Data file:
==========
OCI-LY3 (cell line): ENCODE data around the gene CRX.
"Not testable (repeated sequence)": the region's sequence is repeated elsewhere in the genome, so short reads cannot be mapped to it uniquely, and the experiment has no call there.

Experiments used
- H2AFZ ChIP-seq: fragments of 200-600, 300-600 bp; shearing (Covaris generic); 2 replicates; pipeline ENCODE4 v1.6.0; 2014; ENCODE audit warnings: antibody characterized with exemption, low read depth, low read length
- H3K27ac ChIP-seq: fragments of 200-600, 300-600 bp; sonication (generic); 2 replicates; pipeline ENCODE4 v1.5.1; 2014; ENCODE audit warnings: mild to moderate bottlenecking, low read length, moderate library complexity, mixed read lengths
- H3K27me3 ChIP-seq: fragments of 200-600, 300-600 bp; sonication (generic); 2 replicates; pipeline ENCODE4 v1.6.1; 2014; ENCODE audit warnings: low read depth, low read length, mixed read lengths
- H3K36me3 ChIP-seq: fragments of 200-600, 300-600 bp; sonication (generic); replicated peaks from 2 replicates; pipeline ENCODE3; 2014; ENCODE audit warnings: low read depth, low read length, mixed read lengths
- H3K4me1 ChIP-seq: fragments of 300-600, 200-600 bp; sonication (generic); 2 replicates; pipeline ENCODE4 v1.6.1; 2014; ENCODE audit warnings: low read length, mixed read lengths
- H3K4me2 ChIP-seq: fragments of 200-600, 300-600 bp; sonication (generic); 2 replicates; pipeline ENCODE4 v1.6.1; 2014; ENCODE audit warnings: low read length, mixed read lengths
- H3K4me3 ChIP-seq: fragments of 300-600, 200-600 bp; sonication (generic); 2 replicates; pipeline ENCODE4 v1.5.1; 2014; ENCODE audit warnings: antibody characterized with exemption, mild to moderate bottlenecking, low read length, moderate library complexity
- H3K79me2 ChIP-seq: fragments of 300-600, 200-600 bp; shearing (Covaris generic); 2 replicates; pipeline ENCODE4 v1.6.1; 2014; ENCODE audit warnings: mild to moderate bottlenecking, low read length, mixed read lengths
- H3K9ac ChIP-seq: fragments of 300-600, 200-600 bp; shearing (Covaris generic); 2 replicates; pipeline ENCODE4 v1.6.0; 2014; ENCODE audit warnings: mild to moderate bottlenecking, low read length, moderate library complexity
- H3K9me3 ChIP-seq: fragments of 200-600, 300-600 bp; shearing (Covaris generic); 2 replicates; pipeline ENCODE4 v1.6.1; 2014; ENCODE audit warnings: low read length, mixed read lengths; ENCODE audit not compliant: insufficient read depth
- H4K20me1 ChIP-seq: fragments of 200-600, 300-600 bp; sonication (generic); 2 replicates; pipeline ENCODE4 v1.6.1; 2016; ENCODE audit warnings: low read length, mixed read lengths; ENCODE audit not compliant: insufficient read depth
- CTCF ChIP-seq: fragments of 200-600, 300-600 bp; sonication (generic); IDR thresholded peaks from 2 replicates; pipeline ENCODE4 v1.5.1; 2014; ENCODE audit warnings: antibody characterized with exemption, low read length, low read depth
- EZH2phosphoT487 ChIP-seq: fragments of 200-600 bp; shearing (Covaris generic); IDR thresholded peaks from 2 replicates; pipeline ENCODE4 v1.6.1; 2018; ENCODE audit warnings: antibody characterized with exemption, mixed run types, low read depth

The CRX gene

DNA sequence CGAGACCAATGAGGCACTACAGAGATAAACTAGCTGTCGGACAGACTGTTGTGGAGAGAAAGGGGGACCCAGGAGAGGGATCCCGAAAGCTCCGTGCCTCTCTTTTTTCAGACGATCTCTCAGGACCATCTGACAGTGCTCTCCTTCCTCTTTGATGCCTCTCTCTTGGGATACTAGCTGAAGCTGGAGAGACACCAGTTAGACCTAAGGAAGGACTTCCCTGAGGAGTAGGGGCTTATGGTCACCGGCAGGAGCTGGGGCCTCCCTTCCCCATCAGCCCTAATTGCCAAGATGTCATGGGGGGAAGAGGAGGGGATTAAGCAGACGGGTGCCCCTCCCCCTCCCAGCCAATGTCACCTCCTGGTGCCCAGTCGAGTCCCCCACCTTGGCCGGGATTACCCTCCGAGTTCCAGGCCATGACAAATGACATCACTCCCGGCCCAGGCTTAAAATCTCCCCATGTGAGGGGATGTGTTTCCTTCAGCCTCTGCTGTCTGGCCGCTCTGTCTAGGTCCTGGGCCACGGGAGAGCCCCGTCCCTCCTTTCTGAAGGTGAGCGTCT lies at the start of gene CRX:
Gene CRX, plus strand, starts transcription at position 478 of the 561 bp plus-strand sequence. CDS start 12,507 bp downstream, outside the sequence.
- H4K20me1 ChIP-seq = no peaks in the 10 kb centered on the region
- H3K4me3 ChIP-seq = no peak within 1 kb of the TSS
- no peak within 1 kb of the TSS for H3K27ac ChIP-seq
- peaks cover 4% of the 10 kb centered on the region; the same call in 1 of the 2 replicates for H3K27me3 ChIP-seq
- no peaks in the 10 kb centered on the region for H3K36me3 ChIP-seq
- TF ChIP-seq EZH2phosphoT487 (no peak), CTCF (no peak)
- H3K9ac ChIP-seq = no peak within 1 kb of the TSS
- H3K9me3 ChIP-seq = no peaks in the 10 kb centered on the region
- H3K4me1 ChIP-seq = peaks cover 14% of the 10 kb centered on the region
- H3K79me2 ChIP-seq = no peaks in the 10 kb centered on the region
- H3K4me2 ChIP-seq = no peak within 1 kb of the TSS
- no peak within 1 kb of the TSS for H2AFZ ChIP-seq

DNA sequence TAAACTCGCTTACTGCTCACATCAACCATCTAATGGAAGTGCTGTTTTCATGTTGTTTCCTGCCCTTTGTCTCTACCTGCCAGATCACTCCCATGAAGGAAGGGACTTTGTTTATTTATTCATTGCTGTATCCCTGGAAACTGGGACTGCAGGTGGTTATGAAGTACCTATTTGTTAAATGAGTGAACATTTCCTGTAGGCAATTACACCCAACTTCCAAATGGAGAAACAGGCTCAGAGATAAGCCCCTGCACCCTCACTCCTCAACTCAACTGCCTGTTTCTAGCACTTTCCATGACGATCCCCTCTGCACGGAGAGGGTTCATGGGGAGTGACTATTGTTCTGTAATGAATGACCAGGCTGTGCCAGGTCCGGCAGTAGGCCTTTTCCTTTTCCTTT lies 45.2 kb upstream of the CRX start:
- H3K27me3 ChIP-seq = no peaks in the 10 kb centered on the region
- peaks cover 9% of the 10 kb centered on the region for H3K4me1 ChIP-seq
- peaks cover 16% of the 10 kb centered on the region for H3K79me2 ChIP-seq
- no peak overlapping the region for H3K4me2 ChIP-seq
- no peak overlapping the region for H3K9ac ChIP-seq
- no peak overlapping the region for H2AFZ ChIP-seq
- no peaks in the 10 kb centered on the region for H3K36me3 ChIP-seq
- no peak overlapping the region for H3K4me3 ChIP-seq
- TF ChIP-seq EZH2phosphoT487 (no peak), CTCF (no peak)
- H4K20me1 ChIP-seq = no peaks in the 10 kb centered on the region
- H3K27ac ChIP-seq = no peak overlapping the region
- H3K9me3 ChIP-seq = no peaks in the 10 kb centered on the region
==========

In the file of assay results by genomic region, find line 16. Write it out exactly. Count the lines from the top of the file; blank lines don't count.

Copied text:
- EZH2phosphoT487 ChIP-seq: fragments of 200-600 bp; shearing (Covaris generic); IDR thresholded peaks from 2 replicates; pipeline ENCODE4 v1.6.1; 2018; ENCODE audit warnings: antibody characterized with exemption, mixed run types, low read depth